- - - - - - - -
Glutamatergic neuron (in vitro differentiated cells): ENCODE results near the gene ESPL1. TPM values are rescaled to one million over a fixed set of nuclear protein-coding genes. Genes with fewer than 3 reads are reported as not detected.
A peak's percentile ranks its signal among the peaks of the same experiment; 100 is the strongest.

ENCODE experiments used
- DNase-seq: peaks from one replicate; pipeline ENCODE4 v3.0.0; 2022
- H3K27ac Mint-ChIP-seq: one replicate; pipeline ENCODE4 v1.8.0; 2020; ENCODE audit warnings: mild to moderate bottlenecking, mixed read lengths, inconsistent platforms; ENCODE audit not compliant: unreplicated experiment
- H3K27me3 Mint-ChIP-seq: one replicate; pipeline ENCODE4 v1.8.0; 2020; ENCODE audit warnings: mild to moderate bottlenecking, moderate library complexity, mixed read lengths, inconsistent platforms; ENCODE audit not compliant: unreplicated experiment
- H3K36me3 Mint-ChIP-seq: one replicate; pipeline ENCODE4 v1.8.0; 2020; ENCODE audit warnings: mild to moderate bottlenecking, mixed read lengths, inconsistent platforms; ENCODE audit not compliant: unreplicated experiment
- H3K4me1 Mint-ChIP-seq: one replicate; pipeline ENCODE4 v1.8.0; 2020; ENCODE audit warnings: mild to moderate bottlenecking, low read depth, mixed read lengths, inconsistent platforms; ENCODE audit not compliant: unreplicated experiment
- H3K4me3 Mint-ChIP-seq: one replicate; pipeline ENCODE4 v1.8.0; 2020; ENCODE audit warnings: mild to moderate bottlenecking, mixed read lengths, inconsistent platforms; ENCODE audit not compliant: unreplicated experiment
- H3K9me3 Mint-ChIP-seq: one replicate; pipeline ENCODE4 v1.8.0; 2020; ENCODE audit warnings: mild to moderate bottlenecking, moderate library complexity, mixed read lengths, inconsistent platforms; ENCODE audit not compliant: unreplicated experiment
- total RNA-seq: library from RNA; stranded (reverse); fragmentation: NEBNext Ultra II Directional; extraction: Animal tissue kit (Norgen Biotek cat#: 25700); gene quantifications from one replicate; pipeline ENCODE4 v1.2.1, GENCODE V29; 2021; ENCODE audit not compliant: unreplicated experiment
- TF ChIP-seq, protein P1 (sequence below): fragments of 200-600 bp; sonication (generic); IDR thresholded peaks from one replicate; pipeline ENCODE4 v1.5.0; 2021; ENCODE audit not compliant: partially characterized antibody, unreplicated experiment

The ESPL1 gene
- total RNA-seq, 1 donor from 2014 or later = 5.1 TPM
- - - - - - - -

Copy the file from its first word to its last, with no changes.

Glutamatergic neuron (in vitro differentiated cells): ENCODE results near the gene ESPL1. TPM values are rescaled to one million over a fixed set of nuclear protein-coding genes. Genes with fewer than 3 reads are reported as not detected.
A peak's percentile ranks its signal among the peaks of the same experiment; 100 is the strongest.

ENCODE experiments used
- DNase-seq: peaks from one replicate; pipeline ENCODE4 v3.0.0; 2022
- H3K27ac Mint-ChIP-seq: one replicate; pipeline ENCODE4 v1.8.0; 2020; ENCODE audit warnings: mild to moderate bottlenecking, mixed read lengths, inconsistent platforms; ENCODE audit not compliant: unreplicated experiment
- H3K27me3 Mint-ChIP-seq: one replicate; pipeline ENCODE4 v1.8.0; 2020; ENCODE audit warnings: mild to moderate bottlenecking, moderate library complexity, mixed read lengths, inconsistent platforms; ENCODE audit not compliant: unreplicated experiment
- H3K36me3 Mint-ChIP-seq: one replicate; pipeline ENCODE4 v1.8.0; 2020; ENCODE audit warnings: mild to moderate bottlenecking, mixed read lengths, inconsistent platforms; ENCODE audit not compliant: unreplicated experiment
- H3K4me1 Mint-ChIP-seq: one replicate; pipeline ENCODE4 v1.8.0; 2020; ENCODE audit warnings: mild to moderate bottlenecking, low read depth, mixed read lengths, inconsistent platforms; ENCODE audit not compliant: unreplicated experiment
- H3K4me3 Mint-ChIP-seq: one replicate; pipeline ENCODE4 v1.8.0; 2020; ENCODE audit warnings: mild to moderate bottlenecking, mixed read lengths, inconsistent platforms; ENCODE audit not compliant: unreplicated experiment
- H3K9me3 Mint-ChIP-seq: one replicate; pipeline ENCODE4 v1.8.0; 2020; ENCODE audit warnings: mild to moderate bottlenecking, moderate library complexity, mixed read lengths, inconsistent platforms; ENCODE audit not compliant: unreplicated experiment
- total RNA-seq: library from RNA; stranded (reverse); fragmentation: NEBNext Ultra II Directional; extraction: Animal tissue kit (Norgen Biotek cat#: 25700); gene quantifications from one replicate; pipeline ENCODE4 v1.2.1, GENCODE V29; 2021; ENCODE audit not compliant: unreplicated experiment
- TF ChIP-seq, protein P1 (sequence below): fragments of 200-600 bp; sonication (generic); IDR thresholded peaks from one replicate; pipeline ENCODE4 v1.5.0; 2021; ENCODE audit not compliant: partially characterized antibody, unreplicated experiment

The ESPL1 gene
- total RNA-seq, 1 donor from 2014 or later = 5.1 TPM